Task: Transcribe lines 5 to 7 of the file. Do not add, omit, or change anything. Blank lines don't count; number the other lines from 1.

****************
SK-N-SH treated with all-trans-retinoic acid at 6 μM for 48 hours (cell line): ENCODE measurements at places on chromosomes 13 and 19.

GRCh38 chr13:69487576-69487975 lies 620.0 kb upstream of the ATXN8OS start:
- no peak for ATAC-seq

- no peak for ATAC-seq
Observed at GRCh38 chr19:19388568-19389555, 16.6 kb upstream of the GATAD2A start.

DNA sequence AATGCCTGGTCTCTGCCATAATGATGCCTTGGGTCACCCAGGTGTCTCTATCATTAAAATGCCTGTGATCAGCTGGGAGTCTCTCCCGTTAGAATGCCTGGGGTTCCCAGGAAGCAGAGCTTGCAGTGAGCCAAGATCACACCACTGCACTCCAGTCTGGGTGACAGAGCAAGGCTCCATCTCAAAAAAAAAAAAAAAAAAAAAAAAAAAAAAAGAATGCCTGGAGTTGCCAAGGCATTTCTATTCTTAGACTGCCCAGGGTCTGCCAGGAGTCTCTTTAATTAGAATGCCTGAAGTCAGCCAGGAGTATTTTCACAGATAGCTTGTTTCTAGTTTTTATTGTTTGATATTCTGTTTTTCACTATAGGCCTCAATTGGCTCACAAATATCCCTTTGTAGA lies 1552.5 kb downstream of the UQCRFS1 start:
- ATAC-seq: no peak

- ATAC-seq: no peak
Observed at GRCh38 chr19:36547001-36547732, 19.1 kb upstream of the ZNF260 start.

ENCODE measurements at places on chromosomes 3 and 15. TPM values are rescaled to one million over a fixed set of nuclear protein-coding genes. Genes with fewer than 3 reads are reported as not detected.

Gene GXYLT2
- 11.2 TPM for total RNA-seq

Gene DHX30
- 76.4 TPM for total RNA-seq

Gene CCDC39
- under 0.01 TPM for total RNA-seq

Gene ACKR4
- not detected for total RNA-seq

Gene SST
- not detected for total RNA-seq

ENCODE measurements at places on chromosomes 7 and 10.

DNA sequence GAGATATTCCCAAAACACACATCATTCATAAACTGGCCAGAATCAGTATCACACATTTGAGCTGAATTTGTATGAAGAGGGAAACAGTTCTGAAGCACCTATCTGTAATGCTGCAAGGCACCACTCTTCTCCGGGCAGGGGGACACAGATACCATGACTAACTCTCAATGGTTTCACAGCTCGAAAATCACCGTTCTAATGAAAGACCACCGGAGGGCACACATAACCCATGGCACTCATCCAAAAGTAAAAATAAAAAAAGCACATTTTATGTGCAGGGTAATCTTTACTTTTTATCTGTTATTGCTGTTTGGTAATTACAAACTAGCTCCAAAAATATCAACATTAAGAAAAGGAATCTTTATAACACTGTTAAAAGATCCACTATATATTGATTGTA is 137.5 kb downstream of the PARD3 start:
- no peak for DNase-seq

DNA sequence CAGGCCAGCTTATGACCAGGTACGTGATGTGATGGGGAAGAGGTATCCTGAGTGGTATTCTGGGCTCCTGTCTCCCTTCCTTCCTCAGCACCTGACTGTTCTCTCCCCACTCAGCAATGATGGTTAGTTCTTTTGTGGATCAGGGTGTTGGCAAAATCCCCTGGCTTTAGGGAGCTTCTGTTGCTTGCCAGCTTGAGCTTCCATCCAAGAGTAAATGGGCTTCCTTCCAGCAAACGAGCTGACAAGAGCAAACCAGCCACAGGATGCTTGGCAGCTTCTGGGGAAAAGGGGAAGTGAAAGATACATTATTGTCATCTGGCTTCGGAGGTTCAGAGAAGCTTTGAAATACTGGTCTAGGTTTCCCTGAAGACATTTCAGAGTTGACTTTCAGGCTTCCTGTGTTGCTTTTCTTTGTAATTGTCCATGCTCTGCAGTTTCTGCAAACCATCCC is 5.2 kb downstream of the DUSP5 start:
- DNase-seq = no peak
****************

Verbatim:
Observed at GRCh38 chr19:19388568-19389555, 16.6 kb upstream of the GATAD2A start.

DNA sequence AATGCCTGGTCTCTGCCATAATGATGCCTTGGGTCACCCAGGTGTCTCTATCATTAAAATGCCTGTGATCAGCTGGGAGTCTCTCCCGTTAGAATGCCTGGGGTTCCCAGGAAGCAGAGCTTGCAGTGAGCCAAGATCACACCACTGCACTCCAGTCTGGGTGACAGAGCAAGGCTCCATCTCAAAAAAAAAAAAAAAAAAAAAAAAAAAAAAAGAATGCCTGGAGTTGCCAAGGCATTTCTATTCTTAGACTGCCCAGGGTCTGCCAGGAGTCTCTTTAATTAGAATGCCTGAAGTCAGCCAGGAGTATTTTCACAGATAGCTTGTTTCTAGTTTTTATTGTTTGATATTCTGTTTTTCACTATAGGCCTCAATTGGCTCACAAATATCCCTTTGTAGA lies 1552.5 kb downstream of the UQCRFS1 start:
- ATAC-seq: no peak